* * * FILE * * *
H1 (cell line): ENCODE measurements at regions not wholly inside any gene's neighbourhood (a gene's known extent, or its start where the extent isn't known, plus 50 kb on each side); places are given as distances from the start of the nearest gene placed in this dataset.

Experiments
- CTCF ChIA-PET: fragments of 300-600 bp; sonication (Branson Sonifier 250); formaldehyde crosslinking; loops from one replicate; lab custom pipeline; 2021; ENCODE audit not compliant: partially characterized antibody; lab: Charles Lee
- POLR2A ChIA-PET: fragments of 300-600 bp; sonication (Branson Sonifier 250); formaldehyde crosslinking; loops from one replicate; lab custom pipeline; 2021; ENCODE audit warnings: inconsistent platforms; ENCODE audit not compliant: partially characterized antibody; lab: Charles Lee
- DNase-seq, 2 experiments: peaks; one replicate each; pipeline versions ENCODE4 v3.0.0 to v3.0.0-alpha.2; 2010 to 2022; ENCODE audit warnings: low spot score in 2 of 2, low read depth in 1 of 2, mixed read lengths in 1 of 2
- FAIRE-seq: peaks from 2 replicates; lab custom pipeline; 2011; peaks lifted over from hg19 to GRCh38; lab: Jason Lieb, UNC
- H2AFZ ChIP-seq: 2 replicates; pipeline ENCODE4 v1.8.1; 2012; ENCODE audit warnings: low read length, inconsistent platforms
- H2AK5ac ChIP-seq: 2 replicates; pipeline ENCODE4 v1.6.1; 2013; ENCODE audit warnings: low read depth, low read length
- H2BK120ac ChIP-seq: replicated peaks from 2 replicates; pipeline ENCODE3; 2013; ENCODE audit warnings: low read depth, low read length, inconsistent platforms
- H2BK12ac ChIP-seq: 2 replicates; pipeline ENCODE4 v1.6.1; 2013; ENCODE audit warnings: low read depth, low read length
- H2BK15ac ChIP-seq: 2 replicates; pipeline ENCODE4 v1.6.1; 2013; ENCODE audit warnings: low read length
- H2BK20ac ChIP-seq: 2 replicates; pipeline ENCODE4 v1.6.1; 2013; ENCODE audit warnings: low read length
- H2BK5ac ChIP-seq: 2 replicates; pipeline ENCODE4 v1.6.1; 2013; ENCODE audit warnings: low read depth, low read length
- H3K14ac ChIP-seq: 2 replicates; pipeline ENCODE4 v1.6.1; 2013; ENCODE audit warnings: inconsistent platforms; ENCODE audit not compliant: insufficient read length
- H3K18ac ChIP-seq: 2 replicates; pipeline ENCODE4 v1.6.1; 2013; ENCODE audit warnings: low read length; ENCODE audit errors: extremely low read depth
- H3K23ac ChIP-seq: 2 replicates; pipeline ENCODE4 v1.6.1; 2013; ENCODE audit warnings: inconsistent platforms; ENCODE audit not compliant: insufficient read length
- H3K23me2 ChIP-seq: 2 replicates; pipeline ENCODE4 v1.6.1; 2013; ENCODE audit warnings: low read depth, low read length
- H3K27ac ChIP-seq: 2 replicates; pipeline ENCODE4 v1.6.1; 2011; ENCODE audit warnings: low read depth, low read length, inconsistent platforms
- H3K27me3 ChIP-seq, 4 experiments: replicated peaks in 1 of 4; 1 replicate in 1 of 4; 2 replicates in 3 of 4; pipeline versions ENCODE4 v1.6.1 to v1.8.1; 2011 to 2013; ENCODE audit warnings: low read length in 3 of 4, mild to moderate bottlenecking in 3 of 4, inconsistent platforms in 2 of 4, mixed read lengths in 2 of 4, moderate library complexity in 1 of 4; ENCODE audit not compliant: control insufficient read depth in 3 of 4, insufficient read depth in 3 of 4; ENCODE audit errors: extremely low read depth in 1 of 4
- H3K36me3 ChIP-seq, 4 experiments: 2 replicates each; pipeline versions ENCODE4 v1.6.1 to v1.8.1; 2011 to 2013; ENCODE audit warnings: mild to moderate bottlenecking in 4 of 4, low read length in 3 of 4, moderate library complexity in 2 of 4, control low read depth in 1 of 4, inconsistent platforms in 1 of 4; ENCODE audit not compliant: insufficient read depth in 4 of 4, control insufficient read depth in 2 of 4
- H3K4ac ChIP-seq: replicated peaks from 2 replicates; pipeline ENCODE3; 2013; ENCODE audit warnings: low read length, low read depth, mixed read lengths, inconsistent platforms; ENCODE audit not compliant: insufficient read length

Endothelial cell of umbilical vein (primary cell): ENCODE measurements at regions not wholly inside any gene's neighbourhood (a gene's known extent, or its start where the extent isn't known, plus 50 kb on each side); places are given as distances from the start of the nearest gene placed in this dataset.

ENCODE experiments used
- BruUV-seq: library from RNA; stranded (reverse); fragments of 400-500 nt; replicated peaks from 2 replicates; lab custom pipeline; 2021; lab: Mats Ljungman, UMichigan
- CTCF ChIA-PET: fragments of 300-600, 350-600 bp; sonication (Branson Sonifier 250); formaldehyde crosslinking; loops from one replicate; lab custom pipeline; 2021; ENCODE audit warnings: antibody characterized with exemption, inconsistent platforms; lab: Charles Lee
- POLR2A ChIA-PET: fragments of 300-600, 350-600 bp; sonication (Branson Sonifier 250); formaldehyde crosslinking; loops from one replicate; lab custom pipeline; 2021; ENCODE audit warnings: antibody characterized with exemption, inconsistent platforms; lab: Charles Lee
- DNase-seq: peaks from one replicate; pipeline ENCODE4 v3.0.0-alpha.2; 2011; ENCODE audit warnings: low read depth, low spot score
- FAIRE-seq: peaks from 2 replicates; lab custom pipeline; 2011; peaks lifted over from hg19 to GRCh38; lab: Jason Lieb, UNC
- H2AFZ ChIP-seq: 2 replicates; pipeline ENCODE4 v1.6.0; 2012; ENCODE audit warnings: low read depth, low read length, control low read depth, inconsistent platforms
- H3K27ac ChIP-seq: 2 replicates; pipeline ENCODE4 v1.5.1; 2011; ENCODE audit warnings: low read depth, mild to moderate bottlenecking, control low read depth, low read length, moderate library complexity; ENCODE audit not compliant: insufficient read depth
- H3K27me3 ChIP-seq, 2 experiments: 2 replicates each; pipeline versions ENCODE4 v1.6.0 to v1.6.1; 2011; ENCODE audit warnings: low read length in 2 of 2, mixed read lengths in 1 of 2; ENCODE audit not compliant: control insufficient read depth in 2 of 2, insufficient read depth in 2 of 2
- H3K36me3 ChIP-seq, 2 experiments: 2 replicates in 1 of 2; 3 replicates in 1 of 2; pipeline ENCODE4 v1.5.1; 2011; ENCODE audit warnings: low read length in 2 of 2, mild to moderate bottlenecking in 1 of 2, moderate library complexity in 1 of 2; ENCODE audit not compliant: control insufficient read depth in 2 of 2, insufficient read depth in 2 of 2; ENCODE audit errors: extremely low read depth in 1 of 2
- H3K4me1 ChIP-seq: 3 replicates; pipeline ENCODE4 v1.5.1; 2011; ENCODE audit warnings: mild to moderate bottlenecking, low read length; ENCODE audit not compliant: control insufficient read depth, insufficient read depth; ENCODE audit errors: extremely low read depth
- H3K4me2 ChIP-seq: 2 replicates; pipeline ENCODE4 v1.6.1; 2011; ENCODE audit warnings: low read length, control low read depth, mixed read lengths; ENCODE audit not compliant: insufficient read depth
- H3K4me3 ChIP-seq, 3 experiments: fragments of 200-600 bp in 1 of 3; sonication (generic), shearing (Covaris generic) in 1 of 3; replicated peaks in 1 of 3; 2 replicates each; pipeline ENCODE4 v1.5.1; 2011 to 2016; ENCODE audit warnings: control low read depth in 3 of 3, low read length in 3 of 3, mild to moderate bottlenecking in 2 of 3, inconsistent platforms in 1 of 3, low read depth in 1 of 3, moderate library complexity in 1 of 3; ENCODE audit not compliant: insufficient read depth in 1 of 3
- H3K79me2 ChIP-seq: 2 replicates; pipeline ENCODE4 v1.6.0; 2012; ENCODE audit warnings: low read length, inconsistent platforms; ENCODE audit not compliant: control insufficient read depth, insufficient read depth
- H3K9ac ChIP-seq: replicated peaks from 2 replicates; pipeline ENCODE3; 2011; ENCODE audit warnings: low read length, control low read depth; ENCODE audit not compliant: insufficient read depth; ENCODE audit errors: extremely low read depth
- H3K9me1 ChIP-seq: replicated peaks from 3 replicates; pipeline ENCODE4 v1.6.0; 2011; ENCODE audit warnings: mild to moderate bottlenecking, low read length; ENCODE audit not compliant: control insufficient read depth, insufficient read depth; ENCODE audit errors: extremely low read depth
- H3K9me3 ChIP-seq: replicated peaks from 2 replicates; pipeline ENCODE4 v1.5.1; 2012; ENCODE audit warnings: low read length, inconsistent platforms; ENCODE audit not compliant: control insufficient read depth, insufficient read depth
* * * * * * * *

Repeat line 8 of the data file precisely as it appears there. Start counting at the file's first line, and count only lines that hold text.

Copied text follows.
- H2AK5ac ChIP-seq: 2 replicates; pipeline ENCODE4 v1.6.1; 2013; ENCODE audit warnings: low read depth, low read length